10 ASPECTS OF CHI SAU .
Sigung Tsui and Sifu Fung, sadly reunited.
When my Students and I are playing in the laboratory that is Chi Sau, I find it helpful to have some specific IDEA’S that we are trying to gain further insight to, small pieces of the puzzle to work on independently, often these pieces fit into more than one class or place, have more than open function and that itself is a fruitful area of contemplation, I see them as 10 aspects that we look to identify. Most of these aspects are covered by everyday Chi Sau practice, often though Students do not realise the multi faceted potentials of BASIC moves and tend to put them in little boxes, most people do not look beyond the first best answer to a problem, they have the attitude that now that the problem is fixed lets move on to the next problem. Job Done.
Separating the component parts of Chi Sau and treating them as unique exercises can greatly extend your all around understanding of Wing Chun and not just Chi Sau.
Many of the Actions could easily be placed in a different category, and I encourage you to do just that, the value of any CONCEPT is found in how you interpret it.
Man Sau, the “Asking Hand”, is a way to gather information from our Partner, we can find out the level of our Partners awareness or readiness, we can gauge their “Ability” even their “Intention” simply by connecting to them in such a way that prompts them to react, to answer us. This “Asking” can be done with the Body moving the Arms. A perfect example is the presented Palm in Dan Chi Sau. The first intention is to “ask” if the partner is aware of what you are attempting, to gauge his level of readiness to intercept you et. The aim is to increase your awareness of your Partners actions, by adopting the Mind Set of ASKING you will automatically pay a lot more attention to what is happening, “you will be actively awaiting an answer”.
After presenting Man Sau if you are aware of your Partners Intention, or in Lok Sau if you identify the direction of your Partners force then “Running” is the act of taking yourself off the line of your Partner. In Dan Chi Sau this is often done by simply moving the Arm to avoid the pressure, but it can also be done by completely removing yourself, allowing your Partners force to slip into emptiness.
If you become aware of your Partners Intention before it is fully realised, for instance again using Dan Chi Sau as an example you feel your Partners Man Sau begin to transition into a Palm Strike, you can prevent it from coming into being, “Intercept the Idea and neutralise the Action”.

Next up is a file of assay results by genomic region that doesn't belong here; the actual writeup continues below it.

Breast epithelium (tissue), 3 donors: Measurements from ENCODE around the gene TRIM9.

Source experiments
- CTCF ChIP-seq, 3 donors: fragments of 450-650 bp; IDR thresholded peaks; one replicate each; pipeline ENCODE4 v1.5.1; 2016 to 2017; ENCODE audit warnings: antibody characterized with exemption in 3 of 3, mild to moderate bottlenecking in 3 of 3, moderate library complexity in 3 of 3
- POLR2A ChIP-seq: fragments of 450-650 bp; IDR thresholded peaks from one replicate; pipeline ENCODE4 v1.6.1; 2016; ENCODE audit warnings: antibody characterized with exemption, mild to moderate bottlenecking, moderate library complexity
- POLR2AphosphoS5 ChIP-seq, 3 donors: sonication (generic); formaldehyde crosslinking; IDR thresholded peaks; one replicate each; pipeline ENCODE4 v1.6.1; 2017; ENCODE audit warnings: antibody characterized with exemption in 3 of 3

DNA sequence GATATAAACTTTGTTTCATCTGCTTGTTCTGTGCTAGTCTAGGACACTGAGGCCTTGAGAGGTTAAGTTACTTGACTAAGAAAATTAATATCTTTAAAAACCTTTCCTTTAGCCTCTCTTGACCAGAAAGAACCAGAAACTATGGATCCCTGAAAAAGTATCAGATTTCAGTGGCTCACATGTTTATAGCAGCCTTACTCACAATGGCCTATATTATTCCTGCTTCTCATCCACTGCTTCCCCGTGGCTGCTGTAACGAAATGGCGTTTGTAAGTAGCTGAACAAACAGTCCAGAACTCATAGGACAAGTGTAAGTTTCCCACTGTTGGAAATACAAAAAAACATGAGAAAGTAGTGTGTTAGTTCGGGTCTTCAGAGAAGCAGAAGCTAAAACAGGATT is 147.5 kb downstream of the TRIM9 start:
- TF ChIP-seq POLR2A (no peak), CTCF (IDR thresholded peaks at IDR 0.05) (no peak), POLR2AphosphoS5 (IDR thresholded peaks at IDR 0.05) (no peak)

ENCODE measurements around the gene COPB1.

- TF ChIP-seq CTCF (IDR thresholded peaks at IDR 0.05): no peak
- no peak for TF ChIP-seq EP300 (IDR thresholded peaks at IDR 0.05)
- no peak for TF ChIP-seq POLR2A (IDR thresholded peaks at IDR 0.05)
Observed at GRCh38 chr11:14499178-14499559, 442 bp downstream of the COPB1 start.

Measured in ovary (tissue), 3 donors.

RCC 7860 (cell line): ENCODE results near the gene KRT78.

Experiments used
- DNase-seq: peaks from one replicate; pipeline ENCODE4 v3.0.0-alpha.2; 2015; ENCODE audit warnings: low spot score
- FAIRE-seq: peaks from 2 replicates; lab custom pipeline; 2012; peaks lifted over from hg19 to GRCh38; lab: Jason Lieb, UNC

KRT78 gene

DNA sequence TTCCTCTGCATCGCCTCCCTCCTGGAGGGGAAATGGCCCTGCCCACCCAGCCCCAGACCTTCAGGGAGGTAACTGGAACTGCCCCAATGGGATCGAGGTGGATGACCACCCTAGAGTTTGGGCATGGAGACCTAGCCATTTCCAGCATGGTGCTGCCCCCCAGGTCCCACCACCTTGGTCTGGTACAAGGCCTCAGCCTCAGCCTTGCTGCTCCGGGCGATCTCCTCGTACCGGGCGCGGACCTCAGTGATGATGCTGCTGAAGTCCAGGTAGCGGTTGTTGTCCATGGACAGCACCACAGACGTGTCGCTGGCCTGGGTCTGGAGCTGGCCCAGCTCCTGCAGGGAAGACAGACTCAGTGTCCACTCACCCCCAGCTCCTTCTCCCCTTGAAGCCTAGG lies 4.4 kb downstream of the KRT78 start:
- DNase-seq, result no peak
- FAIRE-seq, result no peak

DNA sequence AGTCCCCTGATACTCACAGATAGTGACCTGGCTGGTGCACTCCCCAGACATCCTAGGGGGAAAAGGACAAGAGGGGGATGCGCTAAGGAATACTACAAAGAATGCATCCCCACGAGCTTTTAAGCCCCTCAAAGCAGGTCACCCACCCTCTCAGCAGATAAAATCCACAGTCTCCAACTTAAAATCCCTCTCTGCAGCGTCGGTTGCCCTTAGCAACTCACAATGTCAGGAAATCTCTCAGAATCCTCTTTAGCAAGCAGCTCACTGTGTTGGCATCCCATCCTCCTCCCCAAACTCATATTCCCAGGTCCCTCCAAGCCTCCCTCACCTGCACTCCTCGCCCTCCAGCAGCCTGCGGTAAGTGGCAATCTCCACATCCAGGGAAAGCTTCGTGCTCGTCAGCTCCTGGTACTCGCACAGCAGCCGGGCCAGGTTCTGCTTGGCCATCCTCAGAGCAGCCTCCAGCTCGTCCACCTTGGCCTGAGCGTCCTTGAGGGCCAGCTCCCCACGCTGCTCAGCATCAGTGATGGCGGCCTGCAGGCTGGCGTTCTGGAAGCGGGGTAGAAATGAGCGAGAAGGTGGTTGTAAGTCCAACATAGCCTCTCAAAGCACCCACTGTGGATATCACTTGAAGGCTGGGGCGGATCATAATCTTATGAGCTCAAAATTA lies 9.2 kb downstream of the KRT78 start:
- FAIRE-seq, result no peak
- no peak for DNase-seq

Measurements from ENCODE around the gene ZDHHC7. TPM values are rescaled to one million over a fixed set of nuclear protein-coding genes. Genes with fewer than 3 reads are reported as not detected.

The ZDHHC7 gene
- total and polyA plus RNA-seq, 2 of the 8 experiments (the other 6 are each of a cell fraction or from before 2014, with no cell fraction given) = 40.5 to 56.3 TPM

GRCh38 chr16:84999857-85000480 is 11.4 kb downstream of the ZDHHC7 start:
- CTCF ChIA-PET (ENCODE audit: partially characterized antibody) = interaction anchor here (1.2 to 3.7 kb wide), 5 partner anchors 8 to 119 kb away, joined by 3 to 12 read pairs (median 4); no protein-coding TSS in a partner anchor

Leaking occurs only once the alignment of your Arms is correct, simple movements just seem to fall through your Partners defence, small rotations of the Body cause your Partner to fall away from your structure. You can LEAK through on the inside, or cause your Partner to LEAK through on the outside.
Taking your Partners Balance by shifting his Centre of Gravity, uprooting, twisting or jerking. At first learn how to do this with very small Arm only movements such as Tok Sau, Huen Sau, Kwan Sau, Jut Sau or any favourite, then to really make these aspects dynamic introduce shifting, pivoting even stepping. Disturb with your Arms then Destabilise with your Body.
Destroying your Partners Structure by applying your own Centre of Gravity in an aggressive manner, dropping your weight into your Arms or simply dropping your weight directly into your partners Centre of Gravity , this is almost the opposite of Destabilising as we use our Partners own Stability to crush him against. Arms in and down, Body drops, shifts or steps inwards / forwards.
Gwoh Sau, Pak Sau and Lap Sau techniques whereby you take the initiative to attack, first from a more or less neutral position, later in free play you can Neutralise your Partners attack and Counter Attack.
Using Body movement to redirect your Partner, Pivoting, shifting or stepping without changing your Arm shapes. Allow your Partners effort to push you off the line of attack, this will help you understand the nature of Force Vectors, through repeated practice and close observation this can develop the skill of being able to move to the correct place even before contact.
A combination of Intercepting, Running and Evading with the intention of deliberately taking your Partners Body Mass away, usually by latching or pressing Physically leading them into an Obstruction or into Emptiness.
A combination of Engaging, Destabilising and Evading, after LEADING once the Partners Balance is broken Throw him or shove him away VIOLENTLY, preferably into something hard.
Many of these “IDEA’S” are present simultaneously in our example techniques and usual practice, breaking them down into separate actions allows us to gain greater control and variety in their use.
I teach Wing Chun from the premise that we have been attacked and are in a disadvantaged position from the onset, EVADING, LEADING, EXPELLING and DESTABILISING are aspects that can allow you to regain the position to bring all the other aspects into play.
Ideas like LEADING and EXPELLING can be viewed as different levels of intensity, having the ability to shift from one to the other on the fly can really keep your Partner / Opponent in a spin making it impossible for them to offer any kind of realistic defence.
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